Success brings imitiation, and the success of Two-and-a-Half Men has apparently brought us 20 Good Years. Not that the odd couple concept is new (it goes back at last as far as The Odd Couple, of course), but 20 Good Years is more of the moment than feeling versed in a classic study of sitcommery. John Lithgow plays an overconfident, egotistical doctor forced into semiretirement (giving him a life of semileisure a la the Charlie Sheen 2.5 Men character) while Jeffrey Tambor, playing a judge (as he did in his Hill Street Blues days, although dressed differently this time), is the nebbish who by the end of the first episode has gone through a major break-up (like the events that brought Jon Cryer into Sheen’s life… or brought Felix Unger into Oscar Madison’s life, for that matter.) And they realize that their years are running out, and they are off to have adventures.
This is not a show of subtlety, this is a show where emotional realism is set aside in order to play to the humor… which isn’t particularly funny. The talented Lithgow has free range, going broad, but has not much to bounce off, no one to react to. Tambor, who has done beautiful smooth jobs before in characters like Hank Kingsley and George Bluth, is pulled so inward on this character that there’s no place to bounce, nothing for him to show.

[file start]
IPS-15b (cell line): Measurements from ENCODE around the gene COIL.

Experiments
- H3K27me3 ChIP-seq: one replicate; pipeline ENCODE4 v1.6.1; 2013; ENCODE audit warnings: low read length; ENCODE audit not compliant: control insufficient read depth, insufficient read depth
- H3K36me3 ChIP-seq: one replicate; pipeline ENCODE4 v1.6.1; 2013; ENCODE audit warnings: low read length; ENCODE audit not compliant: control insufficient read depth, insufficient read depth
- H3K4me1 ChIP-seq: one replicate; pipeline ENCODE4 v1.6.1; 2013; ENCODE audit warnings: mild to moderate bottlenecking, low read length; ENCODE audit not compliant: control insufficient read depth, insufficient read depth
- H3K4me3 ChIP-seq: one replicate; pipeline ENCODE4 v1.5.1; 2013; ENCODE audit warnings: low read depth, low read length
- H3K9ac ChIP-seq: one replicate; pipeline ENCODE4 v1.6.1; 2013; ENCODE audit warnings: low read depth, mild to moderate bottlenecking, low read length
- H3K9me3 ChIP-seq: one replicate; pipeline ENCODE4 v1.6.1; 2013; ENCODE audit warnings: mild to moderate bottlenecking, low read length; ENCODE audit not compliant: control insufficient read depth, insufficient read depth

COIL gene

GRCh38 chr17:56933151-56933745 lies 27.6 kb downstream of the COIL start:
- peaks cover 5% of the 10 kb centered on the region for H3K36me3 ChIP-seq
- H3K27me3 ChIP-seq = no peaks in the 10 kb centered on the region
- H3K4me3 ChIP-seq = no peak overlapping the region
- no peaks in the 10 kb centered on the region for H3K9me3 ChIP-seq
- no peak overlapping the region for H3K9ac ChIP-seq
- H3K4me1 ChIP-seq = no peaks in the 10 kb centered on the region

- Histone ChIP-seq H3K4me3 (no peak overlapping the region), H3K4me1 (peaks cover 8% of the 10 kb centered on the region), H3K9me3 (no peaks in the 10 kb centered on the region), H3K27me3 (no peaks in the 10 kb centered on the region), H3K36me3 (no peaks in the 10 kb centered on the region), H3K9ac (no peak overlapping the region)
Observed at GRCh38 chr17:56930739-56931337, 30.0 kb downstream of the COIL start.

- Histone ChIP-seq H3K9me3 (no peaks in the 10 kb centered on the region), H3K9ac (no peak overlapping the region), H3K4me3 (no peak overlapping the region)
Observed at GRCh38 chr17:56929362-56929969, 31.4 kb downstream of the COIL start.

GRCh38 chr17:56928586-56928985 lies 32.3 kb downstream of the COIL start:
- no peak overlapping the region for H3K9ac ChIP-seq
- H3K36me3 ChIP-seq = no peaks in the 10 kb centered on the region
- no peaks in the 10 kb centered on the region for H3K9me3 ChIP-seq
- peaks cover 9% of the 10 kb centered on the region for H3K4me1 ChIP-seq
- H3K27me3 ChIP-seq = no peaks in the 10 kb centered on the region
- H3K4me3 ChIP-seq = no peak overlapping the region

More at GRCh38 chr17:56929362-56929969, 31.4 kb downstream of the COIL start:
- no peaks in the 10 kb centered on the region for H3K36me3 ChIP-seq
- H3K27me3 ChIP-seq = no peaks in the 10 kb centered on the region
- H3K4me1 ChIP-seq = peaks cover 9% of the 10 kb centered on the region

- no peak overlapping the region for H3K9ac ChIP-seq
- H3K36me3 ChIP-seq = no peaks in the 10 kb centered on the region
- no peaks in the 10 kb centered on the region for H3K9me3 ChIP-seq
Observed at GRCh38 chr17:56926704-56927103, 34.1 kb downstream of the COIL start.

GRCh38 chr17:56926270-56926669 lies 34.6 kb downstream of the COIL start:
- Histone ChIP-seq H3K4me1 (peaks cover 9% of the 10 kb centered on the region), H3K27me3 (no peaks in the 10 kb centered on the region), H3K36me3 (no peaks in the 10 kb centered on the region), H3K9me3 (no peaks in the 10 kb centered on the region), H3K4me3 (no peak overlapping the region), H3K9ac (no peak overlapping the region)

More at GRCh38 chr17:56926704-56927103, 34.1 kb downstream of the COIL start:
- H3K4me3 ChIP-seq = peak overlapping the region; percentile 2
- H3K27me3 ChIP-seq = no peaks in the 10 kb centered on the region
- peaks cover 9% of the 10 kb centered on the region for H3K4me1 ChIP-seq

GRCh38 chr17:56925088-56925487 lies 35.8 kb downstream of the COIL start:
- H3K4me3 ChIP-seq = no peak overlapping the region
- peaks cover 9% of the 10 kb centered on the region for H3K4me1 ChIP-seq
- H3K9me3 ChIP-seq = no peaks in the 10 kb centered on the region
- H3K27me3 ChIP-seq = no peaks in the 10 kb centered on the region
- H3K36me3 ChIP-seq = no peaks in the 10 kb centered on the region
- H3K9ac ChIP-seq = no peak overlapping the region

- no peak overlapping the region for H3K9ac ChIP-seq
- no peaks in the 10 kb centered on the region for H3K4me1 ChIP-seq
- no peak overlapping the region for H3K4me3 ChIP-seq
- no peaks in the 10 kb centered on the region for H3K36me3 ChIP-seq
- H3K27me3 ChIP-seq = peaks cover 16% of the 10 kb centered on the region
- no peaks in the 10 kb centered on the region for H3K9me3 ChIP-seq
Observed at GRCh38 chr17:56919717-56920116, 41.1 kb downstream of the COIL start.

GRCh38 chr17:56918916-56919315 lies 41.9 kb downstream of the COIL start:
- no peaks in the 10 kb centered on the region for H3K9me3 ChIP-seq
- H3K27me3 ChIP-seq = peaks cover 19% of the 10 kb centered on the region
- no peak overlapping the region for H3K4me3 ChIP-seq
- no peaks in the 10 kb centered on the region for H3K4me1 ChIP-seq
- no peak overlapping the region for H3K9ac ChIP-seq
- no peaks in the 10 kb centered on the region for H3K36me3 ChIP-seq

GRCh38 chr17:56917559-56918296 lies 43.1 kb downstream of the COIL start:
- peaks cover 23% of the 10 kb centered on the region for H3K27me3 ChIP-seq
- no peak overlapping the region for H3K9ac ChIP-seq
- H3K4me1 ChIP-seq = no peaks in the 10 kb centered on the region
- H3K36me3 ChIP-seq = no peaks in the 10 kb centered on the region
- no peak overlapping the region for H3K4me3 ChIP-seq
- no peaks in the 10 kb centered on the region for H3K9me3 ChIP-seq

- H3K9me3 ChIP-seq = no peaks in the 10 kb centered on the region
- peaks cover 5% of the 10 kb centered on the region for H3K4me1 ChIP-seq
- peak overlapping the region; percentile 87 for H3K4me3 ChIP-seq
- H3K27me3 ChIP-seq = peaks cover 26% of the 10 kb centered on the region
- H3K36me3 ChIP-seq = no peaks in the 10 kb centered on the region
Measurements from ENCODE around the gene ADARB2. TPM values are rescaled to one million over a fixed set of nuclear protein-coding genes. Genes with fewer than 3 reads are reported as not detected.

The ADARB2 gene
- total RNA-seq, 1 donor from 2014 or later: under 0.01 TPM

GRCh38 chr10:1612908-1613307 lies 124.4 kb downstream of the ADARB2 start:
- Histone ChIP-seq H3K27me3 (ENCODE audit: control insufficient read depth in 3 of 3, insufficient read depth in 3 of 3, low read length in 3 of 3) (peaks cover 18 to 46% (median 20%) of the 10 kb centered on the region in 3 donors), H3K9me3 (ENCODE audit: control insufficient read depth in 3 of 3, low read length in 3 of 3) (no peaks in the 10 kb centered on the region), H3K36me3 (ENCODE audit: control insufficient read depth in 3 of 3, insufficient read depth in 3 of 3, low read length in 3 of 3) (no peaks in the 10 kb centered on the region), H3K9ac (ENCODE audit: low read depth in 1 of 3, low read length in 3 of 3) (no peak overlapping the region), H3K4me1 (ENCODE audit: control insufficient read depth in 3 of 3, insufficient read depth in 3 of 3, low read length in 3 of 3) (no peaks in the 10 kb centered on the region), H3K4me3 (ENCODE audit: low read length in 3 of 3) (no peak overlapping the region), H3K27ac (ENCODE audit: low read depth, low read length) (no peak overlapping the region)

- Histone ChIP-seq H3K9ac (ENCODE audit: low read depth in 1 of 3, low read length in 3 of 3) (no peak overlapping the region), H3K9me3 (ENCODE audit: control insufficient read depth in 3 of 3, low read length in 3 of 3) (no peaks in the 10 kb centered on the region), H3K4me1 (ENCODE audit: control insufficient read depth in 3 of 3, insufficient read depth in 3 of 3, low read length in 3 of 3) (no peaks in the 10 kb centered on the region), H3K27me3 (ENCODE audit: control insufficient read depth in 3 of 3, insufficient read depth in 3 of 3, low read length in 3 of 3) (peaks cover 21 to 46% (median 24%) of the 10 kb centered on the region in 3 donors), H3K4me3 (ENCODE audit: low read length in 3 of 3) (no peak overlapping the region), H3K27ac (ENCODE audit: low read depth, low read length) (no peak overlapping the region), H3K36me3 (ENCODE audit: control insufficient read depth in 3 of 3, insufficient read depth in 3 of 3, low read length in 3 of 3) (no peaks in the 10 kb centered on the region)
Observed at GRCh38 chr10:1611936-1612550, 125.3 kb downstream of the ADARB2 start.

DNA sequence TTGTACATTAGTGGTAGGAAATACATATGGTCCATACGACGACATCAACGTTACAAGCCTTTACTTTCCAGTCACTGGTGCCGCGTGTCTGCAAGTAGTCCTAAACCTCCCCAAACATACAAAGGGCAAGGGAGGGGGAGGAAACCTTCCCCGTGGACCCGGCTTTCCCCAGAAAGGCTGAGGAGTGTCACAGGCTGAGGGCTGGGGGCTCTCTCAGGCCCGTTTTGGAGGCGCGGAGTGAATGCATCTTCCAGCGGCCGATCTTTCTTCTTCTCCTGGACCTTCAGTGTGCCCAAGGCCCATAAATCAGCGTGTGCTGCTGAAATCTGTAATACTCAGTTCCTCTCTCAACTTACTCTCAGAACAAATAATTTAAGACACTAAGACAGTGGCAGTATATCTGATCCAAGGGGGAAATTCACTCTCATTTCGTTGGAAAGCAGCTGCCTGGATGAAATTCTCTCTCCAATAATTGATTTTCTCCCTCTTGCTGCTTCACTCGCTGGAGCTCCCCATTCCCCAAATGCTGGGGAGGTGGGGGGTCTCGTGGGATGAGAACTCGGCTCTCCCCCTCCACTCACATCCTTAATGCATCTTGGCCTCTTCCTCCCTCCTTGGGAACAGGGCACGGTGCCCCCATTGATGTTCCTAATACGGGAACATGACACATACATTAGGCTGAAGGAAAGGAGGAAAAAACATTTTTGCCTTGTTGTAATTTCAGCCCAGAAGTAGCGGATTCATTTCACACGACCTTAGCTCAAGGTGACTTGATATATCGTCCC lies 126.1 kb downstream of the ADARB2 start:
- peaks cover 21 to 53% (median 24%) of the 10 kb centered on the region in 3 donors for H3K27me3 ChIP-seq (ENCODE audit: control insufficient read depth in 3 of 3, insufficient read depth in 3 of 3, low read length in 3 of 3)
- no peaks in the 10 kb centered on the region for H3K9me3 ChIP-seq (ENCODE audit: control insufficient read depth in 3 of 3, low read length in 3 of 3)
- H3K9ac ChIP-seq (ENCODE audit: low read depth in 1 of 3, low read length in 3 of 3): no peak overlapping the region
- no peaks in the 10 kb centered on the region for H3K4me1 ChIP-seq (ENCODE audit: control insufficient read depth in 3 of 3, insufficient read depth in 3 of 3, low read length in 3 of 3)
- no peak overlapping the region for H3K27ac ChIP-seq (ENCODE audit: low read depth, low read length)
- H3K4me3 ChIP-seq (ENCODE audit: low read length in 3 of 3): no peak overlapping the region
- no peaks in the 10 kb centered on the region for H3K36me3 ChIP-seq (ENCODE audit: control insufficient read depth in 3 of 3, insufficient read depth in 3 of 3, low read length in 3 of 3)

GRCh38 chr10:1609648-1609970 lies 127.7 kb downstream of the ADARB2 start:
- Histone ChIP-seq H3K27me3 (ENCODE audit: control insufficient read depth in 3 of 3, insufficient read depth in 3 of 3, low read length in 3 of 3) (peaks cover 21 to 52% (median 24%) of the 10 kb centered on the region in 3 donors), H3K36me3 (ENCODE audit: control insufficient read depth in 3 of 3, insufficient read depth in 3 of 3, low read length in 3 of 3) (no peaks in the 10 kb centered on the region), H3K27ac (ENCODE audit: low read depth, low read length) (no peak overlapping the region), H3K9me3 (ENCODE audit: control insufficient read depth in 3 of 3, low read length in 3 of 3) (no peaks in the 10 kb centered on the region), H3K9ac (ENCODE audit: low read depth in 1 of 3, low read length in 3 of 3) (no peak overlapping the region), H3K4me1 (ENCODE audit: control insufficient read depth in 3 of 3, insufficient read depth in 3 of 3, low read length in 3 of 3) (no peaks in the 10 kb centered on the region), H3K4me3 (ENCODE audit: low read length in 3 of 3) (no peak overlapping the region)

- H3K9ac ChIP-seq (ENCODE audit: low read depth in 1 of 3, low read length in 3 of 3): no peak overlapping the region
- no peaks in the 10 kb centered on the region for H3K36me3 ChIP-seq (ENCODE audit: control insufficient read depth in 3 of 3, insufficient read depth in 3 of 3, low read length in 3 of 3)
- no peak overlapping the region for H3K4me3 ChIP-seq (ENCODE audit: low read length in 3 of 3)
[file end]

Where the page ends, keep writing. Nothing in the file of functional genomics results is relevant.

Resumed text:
There are some people who judge works on how they think they’ll do businesswise, and I try not to be one of those… but I am left curious. What was the goal here? Who is supposed to watch this? It’s combinations of retirement themesÂ for it’s 60-something year old stars with brainless comedy like one ould usually aim a younger crowd leaves me mystified by this show as a business move.